Mazen and Vish (together Dar Disku) have teamed up with label collaborator Moving Still for a Hi-NRG version of ‘Sidi Mansour ‘ originally recorded by Algerian Disco superstar Cheba Yamina. On the flip side Moving Still gives us a bass-heavy edit of Syrian Wedding Performer Sarya Al Sawas – ‘Bas Asma3 Mini’. The last track of the three is the first Dar Disku edit. Sampling Indonesian Group Orkes Kelana Ria originally released in 1961 and featuring Arabic vocals by Munif.
The excellent Black September, a continuous, five-part, 68-minute epic, is as formidably competent as ever, although more for the brooding, surreal nature of its soundworld than for its grooves, which here sound almost subsidiary. The soul samples and restlessly evolving minor-chord kaleidoscopes that unfold throughout the work is prima facie evidence of a musician on a roll. Boldly named after one of the most notorious Palestinian terrorist organizations, the group which carried out the Israeli Olympic athlete massacre in 1972, September matches it’s dark black artwork and design with equally doom-laden music (mastered as one track, despite the five separate song titles listed on the back).
Songs about the unity of Sudan, peace between Muslims and Christians and the fate of war orphans, backed by grooves equally taking influence from Arabic sounds, American funk as well as neighboring Ethiopia. Habibi Funk serves up an album of previously unreleased material by veteran performer Kamal Keila. The music contained on the album comes from two reel-to-reel tapes of session recordings made by Keila and his band for Sudanese radio in 1992, though many of the songs and arrangements date back to the 1970s. During his ’70s peak, Keila was often described locally as “Sudan’s answer to James Brown or Fela Kuti”. Although the influence of both is present on both tracks, you’ll also hear Sudanese blues, fifties-style R&B, hazy funk influenced by the Ethiopian music scene and sweet, horn-heavy, breakbeat-powered sing-alongs.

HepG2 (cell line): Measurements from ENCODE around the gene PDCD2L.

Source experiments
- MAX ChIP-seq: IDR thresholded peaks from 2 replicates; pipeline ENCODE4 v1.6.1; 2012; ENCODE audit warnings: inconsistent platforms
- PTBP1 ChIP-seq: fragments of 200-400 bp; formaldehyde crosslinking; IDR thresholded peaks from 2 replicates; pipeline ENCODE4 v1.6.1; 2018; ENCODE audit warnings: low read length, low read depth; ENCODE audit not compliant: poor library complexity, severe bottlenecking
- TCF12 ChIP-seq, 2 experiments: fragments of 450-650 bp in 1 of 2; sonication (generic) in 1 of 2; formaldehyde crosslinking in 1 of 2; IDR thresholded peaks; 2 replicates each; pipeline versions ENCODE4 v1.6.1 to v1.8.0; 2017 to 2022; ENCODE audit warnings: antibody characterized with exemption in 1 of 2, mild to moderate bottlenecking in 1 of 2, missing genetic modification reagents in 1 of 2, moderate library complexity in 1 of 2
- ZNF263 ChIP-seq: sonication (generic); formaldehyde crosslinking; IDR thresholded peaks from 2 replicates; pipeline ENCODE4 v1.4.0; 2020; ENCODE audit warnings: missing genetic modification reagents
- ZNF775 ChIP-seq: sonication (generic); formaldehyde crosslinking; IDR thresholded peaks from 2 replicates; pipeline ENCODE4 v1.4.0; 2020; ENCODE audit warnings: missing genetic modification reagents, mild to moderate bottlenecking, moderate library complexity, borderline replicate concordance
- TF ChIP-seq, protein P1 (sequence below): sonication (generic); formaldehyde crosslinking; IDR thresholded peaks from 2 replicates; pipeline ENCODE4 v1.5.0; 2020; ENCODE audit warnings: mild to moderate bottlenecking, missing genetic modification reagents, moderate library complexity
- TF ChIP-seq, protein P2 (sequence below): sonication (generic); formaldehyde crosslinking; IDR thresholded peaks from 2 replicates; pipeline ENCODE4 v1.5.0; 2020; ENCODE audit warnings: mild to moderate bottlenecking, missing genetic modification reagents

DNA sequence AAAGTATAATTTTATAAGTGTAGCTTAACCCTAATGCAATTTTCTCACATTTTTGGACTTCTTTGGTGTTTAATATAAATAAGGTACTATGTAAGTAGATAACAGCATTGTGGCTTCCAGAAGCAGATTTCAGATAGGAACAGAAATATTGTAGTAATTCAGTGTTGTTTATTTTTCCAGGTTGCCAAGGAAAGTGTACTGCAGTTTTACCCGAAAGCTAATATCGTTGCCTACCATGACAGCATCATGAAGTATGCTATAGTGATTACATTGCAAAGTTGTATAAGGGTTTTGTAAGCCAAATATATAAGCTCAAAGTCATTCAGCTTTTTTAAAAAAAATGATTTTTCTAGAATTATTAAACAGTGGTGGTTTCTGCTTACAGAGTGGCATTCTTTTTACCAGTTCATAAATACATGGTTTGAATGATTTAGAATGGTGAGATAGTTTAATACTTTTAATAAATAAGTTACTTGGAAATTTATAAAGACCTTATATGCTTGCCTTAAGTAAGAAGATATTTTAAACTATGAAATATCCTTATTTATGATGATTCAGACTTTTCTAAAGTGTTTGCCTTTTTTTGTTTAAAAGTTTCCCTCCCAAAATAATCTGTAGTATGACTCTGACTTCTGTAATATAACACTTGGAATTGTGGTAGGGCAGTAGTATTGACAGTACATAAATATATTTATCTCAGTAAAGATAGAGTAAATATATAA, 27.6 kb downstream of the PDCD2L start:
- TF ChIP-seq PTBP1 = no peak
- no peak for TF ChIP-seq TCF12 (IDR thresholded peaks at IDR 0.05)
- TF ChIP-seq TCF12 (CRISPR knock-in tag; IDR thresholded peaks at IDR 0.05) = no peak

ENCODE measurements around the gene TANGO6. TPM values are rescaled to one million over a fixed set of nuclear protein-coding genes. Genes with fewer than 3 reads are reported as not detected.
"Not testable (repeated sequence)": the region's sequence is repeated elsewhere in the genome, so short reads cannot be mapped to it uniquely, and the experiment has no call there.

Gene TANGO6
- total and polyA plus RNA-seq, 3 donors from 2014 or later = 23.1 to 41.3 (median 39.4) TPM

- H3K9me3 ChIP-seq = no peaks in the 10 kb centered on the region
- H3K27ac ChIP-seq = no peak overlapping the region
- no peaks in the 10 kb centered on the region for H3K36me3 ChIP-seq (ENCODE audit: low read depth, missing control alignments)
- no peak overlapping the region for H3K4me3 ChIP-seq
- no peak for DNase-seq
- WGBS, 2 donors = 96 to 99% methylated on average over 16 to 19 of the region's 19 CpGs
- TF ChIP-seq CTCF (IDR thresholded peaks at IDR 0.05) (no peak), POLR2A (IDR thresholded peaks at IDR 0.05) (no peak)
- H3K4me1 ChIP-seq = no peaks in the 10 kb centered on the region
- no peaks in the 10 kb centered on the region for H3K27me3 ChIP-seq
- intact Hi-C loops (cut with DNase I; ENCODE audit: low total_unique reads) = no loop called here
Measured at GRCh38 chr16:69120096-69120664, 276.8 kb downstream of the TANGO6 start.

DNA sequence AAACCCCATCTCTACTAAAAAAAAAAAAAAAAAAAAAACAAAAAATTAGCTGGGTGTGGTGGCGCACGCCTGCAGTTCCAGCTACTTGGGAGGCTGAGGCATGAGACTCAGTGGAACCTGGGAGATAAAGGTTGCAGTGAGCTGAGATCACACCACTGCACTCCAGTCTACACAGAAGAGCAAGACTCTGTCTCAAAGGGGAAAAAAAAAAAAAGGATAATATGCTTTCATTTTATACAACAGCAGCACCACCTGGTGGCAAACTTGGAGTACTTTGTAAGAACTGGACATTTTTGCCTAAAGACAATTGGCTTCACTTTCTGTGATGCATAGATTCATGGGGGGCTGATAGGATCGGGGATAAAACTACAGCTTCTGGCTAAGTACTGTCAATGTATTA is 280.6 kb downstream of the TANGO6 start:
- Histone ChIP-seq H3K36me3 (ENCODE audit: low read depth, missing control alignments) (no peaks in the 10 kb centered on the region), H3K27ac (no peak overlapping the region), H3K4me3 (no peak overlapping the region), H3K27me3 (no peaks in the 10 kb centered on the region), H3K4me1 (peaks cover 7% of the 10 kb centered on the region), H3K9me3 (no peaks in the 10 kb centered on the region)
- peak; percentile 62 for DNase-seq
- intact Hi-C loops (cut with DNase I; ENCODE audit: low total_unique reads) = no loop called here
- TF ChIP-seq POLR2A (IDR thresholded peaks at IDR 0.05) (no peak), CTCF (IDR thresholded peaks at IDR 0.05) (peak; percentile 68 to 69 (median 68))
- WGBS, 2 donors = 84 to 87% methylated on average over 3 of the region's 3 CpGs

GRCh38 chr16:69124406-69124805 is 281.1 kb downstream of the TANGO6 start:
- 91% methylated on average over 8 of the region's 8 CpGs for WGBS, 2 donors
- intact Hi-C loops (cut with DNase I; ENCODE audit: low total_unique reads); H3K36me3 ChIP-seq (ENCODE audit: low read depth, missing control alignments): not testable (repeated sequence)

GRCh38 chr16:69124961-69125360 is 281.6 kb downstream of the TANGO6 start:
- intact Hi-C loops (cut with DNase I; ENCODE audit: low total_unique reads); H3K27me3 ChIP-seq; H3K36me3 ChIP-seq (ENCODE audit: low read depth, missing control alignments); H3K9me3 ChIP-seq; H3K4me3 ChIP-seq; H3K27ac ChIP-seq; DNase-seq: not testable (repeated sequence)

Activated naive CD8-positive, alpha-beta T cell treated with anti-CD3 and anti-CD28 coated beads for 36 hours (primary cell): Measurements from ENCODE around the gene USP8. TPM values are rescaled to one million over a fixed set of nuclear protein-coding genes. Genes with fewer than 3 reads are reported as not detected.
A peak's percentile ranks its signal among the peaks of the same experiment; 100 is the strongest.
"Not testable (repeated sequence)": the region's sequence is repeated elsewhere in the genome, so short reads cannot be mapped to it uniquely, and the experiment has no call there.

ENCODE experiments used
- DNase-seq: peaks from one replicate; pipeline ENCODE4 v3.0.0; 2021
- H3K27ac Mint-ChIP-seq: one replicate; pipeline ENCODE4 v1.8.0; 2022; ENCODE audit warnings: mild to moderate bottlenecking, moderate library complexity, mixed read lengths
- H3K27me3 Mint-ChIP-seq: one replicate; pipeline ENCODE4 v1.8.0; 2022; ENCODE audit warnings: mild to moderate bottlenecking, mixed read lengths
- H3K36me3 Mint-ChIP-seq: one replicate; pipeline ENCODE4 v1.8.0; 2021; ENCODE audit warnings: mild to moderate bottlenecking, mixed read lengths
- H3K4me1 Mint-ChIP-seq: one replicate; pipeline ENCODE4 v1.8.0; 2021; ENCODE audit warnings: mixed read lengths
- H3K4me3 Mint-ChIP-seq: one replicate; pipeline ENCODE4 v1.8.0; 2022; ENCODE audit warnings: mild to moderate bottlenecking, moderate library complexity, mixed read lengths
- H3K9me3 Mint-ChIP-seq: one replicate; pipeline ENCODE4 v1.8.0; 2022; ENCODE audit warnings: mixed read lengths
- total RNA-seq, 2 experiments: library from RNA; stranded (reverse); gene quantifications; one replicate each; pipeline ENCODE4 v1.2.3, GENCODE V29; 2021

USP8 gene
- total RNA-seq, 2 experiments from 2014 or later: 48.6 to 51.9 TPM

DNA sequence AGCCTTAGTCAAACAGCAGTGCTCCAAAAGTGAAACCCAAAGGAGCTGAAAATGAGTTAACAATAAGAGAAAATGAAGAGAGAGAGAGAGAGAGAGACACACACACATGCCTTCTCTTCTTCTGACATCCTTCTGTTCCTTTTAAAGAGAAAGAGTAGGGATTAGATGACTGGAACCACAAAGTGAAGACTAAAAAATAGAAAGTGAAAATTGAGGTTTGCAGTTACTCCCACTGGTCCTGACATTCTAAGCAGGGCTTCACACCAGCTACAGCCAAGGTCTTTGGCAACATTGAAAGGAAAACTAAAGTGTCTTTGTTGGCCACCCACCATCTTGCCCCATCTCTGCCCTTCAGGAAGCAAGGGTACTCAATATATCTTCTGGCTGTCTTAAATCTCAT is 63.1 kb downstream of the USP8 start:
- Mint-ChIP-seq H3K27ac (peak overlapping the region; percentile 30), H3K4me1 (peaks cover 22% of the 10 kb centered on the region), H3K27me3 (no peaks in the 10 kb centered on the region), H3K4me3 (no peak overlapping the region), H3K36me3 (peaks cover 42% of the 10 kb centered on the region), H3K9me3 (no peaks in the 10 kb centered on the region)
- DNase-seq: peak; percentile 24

Separated from both its reputation and its sleeve art, the music of Muslimgauze explores the relationship of visual sensations – space, colour, depth, illusion – to the listening experience. The music on ‘Maroon’ is dub-like inspired techno music, laid back with voices appearing randomly in the mix. The thick drums and rich found sounds that densely populate the soundscapes on “Maroon” give materiality to the warm presence of the synth washes. The music is so layered and textured that it ceases to be aural and exists almost solely in the realm of sight and touch. Devoid of reference to any external reality, Muslimgauze’s Ambience gets remoulded by subjective experience and moved around in the memory. By shifting the quality of perception with the producer’s sleight of hand, Bryn Jones (the Mancunian behind Muslimgauze) makes explicit the interiority of the senses. Thus, the fact that our inner life determines our relationship to the world outside becomes the music’s unspoken subject. Divorcing Muslimgauze’s music from its image is like listening to Take That without seeing Robbie’s pelvis or Mark’s pouting. This is precisely why the music is so effective. Relocating music’s power within the listener instead of as an external force acting upon the listener forces reappraisal and reinterpretation. The muezzin’s wailing call to prayer and the shrieks of women mourning the dead conjure up images of a fierce ‘death-to-the-infidels’ fervour in the Western imagination, and are recast as holy prayers for the ultimate, womb-like peace that most Ambient music aims to express. The usually easy exoticism of sampled tablas and ouds instead hint at the dread on the road to the water coloured bliss of run-of-the-mill Ambient and force the listener to internalise difference and confront the received images of Islam that Muslimgauze detour by such strong powers of suggestion.